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Lawmakers Gatto, DeLeon Target Film Production Tax Credits in California

View of the Hollywood sign after Califor

Kevin de León

Senator Kevin de León (Photo credit: Wikipedia)

By Brian Hews 

In recent years, California has seen a dramatic decrease in television and film productions being shot in the “Entertainment Capitol of the World.”

On Friday, Assemblyman Mike Gatto and Senator Kevin de León announced that they will introduce a comprehensive film-and television-production tax credit and “other related policies” during next year’s 2014 legislative session.

Gatto and De León both represent Los Angeles area districts that houses key entertainment production companies and studios and both chair the powerful Appropriations Committee’s in the Assembly and State Senate in Sacramento.

In a statement to members of the media, the two lawmakers said they have been “meeting tirelessly with all affected parties, to try to determine how to improve California’s policies” regarding tax credits for entertainment production businesses.

“Given the vulnerable state of our economy we can’t afford to hemorrhage any more good paying jobs,” said De Leόn.

“First thing in 2014, we need to extend the film tax credit and improve it to maximize job retention and bolster this home-grown industry. I look forward to partnering with Assemblyman Gatto on this effort,” De Leon continued.

Film and television production jobs are especially important in Gatto’s district, which includes the cities of Burbank, Glendale, and Hollywood, communities that are home to numerous film and television studios and post-production facilities, including world-renowned studios DreamWorks, Disney, Universal, and Warner Bros.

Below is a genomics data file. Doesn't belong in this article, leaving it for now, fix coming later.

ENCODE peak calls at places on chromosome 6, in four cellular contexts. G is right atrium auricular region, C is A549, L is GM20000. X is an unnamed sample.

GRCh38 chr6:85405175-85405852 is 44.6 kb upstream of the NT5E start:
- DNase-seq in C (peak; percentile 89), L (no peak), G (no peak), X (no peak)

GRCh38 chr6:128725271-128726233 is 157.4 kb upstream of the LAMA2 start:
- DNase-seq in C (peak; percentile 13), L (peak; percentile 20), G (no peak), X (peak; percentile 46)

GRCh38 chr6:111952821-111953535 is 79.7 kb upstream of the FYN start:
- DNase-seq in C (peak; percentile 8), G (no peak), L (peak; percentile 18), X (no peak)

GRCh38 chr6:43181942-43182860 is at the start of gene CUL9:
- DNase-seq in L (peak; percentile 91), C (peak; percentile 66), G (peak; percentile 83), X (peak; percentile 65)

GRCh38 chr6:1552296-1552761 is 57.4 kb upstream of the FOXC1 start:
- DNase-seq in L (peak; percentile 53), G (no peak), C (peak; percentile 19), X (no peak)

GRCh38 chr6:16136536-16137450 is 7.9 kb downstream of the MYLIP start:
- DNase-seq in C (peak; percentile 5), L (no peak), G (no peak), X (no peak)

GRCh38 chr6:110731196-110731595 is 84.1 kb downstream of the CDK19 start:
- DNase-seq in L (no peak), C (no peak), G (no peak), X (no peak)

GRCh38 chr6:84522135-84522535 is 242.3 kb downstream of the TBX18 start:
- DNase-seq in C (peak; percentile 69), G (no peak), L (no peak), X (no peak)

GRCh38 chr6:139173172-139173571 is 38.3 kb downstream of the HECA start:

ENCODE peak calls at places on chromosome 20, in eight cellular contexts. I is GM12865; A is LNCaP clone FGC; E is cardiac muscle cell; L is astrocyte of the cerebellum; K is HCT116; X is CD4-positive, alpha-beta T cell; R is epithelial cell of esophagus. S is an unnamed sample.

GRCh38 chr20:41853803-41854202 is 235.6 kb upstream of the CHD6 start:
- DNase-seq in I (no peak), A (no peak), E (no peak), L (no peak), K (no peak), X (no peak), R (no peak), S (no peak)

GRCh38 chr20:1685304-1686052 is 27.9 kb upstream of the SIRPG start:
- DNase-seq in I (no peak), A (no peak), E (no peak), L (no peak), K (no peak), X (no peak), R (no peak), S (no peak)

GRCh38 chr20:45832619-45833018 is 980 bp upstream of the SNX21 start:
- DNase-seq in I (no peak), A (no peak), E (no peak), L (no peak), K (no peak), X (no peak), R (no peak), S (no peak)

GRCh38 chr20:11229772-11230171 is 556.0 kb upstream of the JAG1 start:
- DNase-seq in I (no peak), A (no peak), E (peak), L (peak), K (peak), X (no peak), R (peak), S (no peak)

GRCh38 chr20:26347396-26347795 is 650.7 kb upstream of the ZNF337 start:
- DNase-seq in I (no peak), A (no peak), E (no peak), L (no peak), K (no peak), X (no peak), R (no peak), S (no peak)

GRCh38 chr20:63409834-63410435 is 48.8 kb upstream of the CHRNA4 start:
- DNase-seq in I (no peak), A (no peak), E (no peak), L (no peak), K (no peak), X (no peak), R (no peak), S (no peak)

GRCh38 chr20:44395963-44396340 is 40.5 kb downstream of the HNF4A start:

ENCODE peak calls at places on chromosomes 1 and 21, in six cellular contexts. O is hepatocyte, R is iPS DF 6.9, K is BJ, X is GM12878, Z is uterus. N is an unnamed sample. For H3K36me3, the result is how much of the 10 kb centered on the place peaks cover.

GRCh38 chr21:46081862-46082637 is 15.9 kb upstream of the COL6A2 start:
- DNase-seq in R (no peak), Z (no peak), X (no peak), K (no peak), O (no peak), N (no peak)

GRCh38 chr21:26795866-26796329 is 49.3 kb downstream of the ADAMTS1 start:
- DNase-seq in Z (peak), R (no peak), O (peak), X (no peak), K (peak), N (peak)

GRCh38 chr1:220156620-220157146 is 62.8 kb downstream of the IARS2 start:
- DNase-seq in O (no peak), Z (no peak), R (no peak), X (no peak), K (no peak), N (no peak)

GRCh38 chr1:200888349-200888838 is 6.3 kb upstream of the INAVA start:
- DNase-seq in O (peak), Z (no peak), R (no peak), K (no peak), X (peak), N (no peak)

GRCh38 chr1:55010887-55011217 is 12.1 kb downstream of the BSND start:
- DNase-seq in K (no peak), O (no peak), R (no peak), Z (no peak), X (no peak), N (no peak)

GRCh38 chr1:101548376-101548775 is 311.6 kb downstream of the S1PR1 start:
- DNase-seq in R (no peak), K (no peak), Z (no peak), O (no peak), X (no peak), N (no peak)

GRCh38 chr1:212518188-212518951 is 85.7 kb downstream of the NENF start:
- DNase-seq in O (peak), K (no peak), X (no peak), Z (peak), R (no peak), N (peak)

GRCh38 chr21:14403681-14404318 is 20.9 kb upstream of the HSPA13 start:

The vitality of the California entertainment industry determines the livelihood for thousands of workers in the industry who live in Gatto’s and De León’s districts.  Both Gatto and De León are close with Los Angeles Mayor Eric Garcetti, who has made revamping the tax credit a major policy push.

“I remember when our communities lost all the good aerospace jobs,” said Gatto.  “Losing major employers really harms the local economy, so we must do everything possible to make sure that good jobs stay right here.”  Gatto is the California State Assembly’s representative on the California Film Commission.  The Commission offers production and location assistance, and administers the tax credit.

In the last several months, Gatto and De León have focused their meetings with “below-the-line” workers and local small production professionals affected by the flight of investment.

Gatto’s staff has also been collecting think-tank reports and all studies available, to evaluate what works best in the current credit and what needs to be improved to maximize its effectiveness.

Hews Media Group-Community Newspaper will be following the progress of the legislation when the new session convenes in Sacramento.

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  • steve smith says:

    Great, tax exemptions for the ultra wealthy entertainment workers, that way they can keep working in CA and advocating suicidal economic policies for everybody else, and still afford to do business here while every other business eats dirt, thanks a lot!
    The USSR could have used legislators like these clowns.

  • steve smith says:

    Hey Gatto, aerospace went away because it takes electricity to make airplanes, electricity is the single biggest expense in aircraft part manufacture.

    When you make CA electricity cost more CA loses jobs.